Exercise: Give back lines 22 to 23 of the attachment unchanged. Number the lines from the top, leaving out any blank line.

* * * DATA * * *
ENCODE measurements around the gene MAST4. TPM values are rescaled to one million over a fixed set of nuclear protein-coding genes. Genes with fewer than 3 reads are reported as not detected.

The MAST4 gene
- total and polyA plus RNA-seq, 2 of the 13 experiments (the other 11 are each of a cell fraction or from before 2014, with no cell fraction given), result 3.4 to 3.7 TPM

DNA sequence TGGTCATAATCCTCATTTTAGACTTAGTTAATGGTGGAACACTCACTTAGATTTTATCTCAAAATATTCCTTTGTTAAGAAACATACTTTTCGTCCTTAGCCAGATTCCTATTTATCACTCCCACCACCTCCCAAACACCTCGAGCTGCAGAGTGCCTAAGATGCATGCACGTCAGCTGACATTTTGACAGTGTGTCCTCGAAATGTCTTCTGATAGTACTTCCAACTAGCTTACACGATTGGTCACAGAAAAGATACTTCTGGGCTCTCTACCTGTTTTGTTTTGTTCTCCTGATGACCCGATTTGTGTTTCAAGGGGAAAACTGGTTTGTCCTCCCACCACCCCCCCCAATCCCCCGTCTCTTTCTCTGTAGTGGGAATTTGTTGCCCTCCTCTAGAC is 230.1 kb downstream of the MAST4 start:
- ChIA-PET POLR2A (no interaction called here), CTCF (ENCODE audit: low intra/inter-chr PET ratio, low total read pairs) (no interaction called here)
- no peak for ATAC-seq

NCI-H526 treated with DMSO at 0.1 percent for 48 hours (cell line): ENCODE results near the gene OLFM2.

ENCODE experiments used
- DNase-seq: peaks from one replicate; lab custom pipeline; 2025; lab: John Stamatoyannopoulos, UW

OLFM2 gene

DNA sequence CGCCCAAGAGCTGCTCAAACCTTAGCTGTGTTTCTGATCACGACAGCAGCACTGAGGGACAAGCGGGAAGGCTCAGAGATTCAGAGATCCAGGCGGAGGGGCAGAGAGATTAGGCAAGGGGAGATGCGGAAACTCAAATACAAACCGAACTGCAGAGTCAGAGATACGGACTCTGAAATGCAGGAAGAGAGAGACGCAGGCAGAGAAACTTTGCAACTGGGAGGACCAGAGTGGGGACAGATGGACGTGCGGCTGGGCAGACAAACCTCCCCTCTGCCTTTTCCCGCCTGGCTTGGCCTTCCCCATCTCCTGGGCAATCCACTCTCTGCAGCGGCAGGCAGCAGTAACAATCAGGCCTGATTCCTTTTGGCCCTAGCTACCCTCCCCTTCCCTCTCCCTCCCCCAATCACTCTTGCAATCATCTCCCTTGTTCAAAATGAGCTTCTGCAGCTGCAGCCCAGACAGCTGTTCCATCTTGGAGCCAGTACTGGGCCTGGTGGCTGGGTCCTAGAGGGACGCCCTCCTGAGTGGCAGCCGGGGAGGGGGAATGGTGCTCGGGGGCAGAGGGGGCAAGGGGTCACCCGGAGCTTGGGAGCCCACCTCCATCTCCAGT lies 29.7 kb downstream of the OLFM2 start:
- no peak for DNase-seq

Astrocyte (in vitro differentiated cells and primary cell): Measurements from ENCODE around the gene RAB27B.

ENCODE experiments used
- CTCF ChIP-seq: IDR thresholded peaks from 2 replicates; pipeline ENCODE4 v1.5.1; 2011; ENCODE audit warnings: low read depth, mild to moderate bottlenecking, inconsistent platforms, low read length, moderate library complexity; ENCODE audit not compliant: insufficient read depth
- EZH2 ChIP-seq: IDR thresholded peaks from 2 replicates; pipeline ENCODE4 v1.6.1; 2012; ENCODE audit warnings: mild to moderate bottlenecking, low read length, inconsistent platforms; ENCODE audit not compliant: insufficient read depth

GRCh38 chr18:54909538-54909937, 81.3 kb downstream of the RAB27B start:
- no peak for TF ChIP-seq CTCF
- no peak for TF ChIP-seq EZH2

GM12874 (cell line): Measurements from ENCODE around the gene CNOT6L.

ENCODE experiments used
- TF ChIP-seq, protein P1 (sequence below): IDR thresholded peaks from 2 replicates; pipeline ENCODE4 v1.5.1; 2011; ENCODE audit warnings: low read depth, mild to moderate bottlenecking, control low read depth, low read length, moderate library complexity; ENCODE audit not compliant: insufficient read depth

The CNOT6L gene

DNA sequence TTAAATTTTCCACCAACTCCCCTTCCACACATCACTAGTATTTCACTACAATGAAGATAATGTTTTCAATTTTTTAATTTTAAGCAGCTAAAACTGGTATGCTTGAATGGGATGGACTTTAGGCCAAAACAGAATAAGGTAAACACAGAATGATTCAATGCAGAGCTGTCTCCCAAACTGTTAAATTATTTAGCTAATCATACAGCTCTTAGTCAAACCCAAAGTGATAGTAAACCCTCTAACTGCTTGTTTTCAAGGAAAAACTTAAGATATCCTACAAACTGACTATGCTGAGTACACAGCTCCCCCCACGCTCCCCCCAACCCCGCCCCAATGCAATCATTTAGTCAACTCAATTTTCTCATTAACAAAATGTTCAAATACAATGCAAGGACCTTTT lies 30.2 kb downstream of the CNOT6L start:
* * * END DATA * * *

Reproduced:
- TF ChIP-seq, protein P1 (sequence below): IDR thresholded peaks from 2 replicates; pipeline ENCODE4 v1.5.1; 2011; ENCODE audit warnings: low read depth, mild to moderate bottlenecking, control low read depth, low read length, moderate library complexity; ENCODE audit not compliant: insufficient read depth

The CNOT6L gene